Mendelian Genetics: The Dihybrid Cross

Welcome back to BOGObiology! Today we’re
going to expand on the topic of Mendelian Genetics by discussing
something called the dihybrid cross. If you missed out on the original video
introducing the idea of Mendelian Genetics, definitely check it out here. As
I pointed out in the original video, it’s rare to have one gene to one trait
match-ups. Most traits are determined by the interaction of several genes, and
there are also genes that control multiple traits. It’s important to keep
this in mind as we go through the video. When organisms reproduce, their haploid
gametes (i.e. their sex cells) combine to form diploid offspring.
Since the gametes carry the genetic information in their DNA, the offspring
will inherit one set of genes from each parent. The resulting zygote is now
diploid and has genetic information from both parents. If you look closely, you’ll
notice that the mother and father each contributed a slightly different allele
for the same trait on this blue chromosome. We’ll see why this is
important in just a minute. To keep things simple, let’s begin by breeding
some fake organisms that I call “Dots”. Unlike most creatures in the real world,
dots are the ideal species for us to study because their traits always follow
the rules of Mendelian genetics perfectly. Among other characteristics,
dots can be either large or small in size and have either a fluffy or a
smooth coat. Large and fluffy are the two dominant traits. For our first experiment,
we’re going to breed two dots together. The first one is going to be homozygous
for largeness and fluffiness, and the second dot is going to be homozygous for
smallness and smoothness. This first dot is going to produce sex cells that have
an allele for large size and an allele for a fluffy coat. The second dot will
produce sex cells that have alleles for small size and a smooth coat. The first
dot can’t contribute a small or a smooth allele, and the second dot cannot
contribute a large or a fluffy allele. We could probably work out the genotypes
that their offspring could have, but let’s do a Punnett square anyway. On the
sides of the Punnett square, we’re going to put down the possible combinations of
alleles that each one of the organisms could contribute. The first dot has only
large and fluffy alleles to contribute, so that’s all we’re going to put down.
The second dot has only small and smooth alleles to contribute.
Because one dot can only contribute a large L and a large F, and
the other dot can only contribute a small l and a small f every one of their
offspring is going to have the genotype “LlFf”. It’s going
to be heterozygous for both traits. Despite having the large and fluffy
phenotype, every one of the offspring is going to be heterozygous for size and
for fluffiness. In short, they’re all going to be di-hybrids. Now let’s try
breeding two identically di-hybrid organisms together and see what happens.
Because these organisms have both the large L and the small l alleles, their
sex cells can contain either the large allele or the small allele. Similarly
they can contain the fluffy large F allele or the smooth small f allele. This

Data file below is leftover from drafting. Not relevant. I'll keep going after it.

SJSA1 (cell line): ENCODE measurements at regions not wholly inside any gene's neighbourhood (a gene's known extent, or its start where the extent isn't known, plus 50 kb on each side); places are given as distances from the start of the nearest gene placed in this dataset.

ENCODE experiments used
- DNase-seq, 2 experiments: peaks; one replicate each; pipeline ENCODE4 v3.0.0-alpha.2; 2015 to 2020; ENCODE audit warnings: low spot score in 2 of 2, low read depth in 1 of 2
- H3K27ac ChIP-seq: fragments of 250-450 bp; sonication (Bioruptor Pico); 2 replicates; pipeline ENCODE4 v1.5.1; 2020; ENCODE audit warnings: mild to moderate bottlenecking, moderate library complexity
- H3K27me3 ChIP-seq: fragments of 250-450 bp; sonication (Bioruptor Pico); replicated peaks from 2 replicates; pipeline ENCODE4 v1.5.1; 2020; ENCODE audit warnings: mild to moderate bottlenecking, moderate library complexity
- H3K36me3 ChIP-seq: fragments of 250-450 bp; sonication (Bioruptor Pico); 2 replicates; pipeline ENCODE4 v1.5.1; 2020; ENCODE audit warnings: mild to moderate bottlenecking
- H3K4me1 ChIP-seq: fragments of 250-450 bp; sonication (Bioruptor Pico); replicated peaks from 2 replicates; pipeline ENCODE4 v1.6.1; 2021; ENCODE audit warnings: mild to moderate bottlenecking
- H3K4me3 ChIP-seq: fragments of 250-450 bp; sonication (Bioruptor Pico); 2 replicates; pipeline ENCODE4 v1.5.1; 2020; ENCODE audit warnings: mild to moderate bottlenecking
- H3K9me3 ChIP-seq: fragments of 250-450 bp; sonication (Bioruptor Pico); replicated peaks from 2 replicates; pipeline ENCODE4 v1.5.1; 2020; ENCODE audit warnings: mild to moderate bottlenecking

makes for four possible combinations of alleles that could be in their gametes.
In short, every possible combination of upper and lowercase L and upper and
lowercase F… 1, 2, 3 & 4 . We don’t know which set will be passed on when they
reproduce, but we can work out the probability. For this Punnett Square,
we’re going to list all the possible combinations of alleles and the sperm
cells on one side, and on the other side we’ll list all the possible combinations
of alleles in the egg cells. This first organism could have any one of these
genotypes in its sex cells. The second organism is the same. Now we
can pretty easily work out all the possible combinations of alleles that
the offspring could receive. See if you can work out all 16 squares. Okay, so here
are the potential genotypes for the offspring. Notice that some of the
genotypes are much more common than others. If we color code them, we can see
there are nine possible combinations of alleles. The most common genotype is this one right here; another di-hybrid. Now let’s check out their
phenotypes. It’s pretty easy to see that the most common phenotype is for the
offspring to be large and fluffy. In fact, the offspring are created in a ratio of
9 to 3 2 3 2 1. Again, remember that the probabilities start over every time
reproduction occurs. Having one large and fluffy offspring does not increase the
chances of having a small smooth offspring later on. So, to test out
how comfortable you are with the material, see if you can work out the
genotype and phenotype possibilities for these two organisms’ offspring. If you’re
stuck on how to get started, remember to put all of the possible combinations of
alleles into this space right here. Here are all the possible combinations of
alleles that each parent could contribute. Now we have all the possible
genotypes for their offspring. Before you work out the phenotypes, see if you can
take an educated guess as to the ratio of large to small and fluffy to smooth.
Notice that we have a 50/50 split of large and small offspring, but that every
single one of the offspring has the fluffy phenotype. Even though there are
no smooth individuals in this generation, because some of the offspring are
heterozygous for smoothness, they might be able to produce smooth offspring
themselves. All right, that’s pretty much it! If you found this video useful, I hope
you’ll consider subscribing to my channel and also checking out some of my
other videos. I put a lot of time into creating them, and I’m always looking for
new ideas for content that would be useful to you all thanks so much for
watching and please don’t forget to subscribe!

Add a Comment

Your email address will not be published. Required fields are marked *